Carnahan and Talent have run the worst campaign I have ever been unfortunate to witness. Spiteful, petty, vicious, ugly. I can’t stand either of them, as neither seems to care a fig about the people of Missouri. An interesting thing in Carnahan’s favor though is the plane crash today of Senator Wellstone: Carnahan’s own husband, Mel Carnahan was himself killed in a plane crash two years ago as he ran against John Ashcroft, our current Attorney General of the United States. This might re-generate a sympathy vote for her this term.

Tamara Millay — The Libertarian Party picked a winner here. Smart, presentable, quick on her feet, and knows how to play the game. However, as with Steve, I also draw the line at arming airplane passengers, and removing all social structure and services.

Daniel Romano — What an absolute and unmitigated disaster. One has to ask if Mr. Romano and the Green Party truly want to win. When you’re in California, you can wear dreadlocks and “Berkely Professor” attire, and win. Not in the midwest, in the middle of the bible belt.

I respect the Green Party, and before today’s plane crash, had planned on voting Green Party, but not now, and for two reasons: I can’t stomach the fact of a Republican controlled Senate and House, and I have no patience for people who care about issues, but not to the point of getting a bloody haircut if it will make him more consumable to the voters.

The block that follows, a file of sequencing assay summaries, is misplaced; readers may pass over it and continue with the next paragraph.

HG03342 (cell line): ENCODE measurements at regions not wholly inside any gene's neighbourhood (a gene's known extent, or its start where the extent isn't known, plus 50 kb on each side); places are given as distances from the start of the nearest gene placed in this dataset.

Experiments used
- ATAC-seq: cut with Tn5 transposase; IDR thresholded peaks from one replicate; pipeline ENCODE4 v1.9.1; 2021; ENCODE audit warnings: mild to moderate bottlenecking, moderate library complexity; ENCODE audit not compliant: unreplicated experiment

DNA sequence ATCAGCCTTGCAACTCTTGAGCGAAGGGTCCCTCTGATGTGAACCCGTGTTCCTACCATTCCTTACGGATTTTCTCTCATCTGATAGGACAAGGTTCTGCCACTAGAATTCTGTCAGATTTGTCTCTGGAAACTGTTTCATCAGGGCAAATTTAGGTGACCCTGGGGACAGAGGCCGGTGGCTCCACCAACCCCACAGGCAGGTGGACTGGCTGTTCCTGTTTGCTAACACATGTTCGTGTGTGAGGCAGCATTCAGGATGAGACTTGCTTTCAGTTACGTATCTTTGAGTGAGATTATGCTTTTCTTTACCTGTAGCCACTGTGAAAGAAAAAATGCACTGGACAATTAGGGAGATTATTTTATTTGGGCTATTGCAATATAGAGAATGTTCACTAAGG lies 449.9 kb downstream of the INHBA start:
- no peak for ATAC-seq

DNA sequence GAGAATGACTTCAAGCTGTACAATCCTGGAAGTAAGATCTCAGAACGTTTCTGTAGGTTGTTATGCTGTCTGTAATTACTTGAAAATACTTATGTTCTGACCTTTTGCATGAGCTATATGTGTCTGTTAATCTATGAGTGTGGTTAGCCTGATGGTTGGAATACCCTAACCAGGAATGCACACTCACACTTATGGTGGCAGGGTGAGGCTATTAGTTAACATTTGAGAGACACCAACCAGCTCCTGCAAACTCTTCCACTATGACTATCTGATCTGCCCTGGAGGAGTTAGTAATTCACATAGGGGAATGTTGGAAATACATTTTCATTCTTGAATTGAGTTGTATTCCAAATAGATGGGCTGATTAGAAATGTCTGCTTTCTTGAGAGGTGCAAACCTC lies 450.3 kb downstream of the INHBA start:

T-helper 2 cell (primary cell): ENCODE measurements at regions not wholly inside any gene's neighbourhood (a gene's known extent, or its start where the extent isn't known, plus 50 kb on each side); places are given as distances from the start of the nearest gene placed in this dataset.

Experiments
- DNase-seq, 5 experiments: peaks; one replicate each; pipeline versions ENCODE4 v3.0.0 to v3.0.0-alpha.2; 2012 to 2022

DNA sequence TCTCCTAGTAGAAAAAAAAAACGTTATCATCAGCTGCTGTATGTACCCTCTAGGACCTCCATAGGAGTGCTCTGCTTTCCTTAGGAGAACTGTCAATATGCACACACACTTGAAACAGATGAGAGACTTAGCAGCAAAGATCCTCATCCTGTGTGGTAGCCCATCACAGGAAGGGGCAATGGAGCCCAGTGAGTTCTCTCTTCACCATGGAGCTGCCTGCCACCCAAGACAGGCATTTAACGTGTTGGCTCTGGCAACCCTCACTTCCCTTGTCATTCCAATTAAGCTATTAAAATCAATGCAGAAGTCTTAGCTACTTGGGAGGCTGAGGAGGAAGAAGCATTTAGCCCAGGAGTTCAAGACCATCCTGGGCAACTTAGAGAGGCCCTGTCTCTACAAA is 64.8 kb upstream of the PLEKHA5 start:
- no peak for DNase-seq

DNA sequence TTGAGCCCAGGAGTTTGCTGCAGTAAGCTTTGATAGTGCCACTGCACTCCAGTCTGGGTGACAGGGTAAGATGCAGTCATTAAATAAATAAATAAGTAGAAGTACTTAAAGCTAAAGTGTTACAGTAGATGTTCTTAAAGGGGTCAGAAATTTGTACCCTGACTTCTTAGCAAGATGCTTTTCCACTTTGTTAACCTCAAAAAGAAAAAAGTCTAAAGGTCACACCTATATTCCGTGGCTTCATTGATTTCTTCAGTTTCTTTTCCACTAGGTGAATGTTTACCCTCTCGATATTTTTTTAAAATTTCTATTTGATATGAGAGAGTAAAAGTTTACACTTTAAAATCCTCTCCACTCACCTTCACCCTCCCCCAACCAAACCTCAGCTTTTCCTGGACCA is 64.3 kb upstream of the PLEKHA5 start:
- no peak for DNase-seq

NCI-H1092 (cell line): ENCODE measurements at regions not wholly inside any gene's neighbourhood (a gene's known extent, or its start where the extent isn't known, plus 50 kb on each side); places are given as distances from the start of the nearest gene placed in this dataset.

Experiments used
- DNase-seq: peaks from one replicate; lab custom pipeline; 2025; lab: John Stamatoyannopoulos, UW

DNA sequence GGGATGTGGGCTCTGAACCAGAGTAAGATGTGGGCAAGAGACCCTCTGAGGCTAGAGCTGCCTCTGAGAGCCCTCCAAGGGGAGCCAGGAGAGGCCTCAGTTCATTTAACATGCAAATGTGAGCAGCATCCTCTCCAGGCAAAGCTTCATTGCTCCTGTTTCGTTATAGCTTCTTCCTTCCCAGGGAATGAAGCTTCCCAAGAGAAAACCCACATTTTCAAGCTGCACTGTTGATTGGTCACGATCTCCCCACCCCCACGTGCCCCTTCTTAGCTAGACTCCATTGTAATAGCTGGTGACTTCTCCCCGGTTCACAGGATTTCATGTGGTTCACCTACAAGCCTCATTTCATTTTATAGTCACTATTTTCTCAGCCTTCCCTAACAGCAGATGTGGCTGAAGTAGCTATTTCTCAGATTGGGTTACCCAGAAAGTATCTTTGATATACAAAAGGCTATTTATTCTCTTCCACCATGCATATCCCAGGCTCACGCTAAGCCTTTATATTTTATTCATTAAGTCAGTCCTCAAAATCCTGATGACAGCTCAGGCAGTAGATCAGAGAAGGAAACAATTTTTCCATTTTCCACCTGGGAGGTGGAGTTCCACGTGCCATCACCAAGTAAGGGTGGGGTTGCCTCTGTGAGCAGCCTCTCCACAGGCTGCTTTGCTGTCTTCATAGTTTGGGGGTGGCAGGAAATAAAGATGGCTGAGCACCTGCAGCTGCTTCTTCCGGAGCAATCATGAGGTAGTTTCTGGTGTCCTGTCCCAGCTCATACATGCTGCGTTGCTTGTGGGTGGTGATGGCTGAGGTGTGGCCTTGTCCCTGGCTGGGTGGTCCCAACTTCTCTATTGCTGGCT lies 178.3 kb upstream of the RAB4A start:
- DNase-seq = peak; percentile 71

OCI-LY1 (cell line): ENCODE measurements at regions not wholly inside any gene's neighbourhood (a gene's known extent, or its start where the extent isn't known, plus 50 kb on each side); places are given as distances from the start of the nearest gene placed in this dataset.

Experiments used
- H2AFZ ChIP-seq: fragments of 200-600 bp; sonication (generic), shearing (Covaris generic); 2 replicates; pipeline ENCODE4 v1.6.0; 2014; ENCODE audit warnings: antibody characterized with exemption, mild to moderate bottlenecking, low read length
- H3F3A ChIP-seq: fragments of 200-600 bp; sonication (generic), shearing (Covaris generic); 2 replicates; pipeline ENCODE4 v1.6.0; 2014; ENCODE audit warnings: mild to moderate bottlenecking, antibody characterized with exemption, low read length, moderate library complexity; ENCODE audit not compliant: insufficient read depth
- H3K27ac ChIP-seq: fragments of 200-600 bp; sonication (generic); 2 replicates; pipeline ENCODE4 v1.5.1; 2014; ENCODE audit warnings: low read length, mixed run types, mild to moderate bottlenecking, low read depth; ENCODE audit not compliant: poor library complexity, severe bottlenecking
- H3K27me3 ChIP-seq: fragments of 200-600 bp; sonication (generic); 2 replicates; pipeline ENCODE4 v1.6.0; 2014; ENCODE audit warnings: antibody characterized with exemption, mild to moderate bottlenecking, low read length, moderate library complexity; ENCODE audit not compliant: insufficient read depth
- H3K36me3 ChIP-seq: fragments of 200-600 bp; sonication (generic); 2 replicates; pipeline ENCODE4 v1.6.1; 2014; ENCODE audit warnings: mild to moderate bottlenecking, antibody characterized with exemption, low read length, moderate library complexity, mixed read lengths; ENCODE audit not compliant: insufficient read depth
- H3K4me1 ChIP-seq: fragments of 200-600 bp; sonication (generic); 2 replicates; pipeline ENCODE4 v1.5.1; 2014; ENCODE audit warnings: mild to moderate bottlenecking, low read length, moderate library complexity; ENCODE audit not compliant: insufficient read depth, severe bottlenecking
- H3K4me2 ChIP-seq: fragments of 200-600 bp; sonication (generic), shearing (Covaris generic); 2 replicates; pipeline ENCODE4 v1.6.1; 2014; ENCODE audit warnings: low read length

Now before you jump all over my case for this ‘shallow’ viewpoint, hear me out. The Green Party has some important platform issues, such as total equality regardless of sex, sexual orientation, race, religion, and so on. And they have a very progressive viewpoint about the environment, as well as genetic experimentation. They’re also against unilateral action against Iraq (as are the Libertarians). They have good things to say, and are worth hearing.

All of which goes for naught because their candidate shows up for a mid-west, bible belt, relatively conservative debate with dreadlocks and dressed like a Berkeley professor, to borrow the popular impression. He then proceeds to look with seeming disdain on the whole affair as if he couldn’t quite figure out why he’s there wasting his time, when he should be at a peace rally somewhere.

Combine everything, and whatever Digger was going to say wasn’t heard.

Voting for a person’s attire and mannerisms is shallow, but it is also a major reason why many people get elected. People vote for people they’re comfortable with. Someone like Jean Carnahan, the Democratic candidate, wouldn’t have a chance in California, because she doesn’t fit in as a Californian. She wouldn’t be “bad”, but she would be different.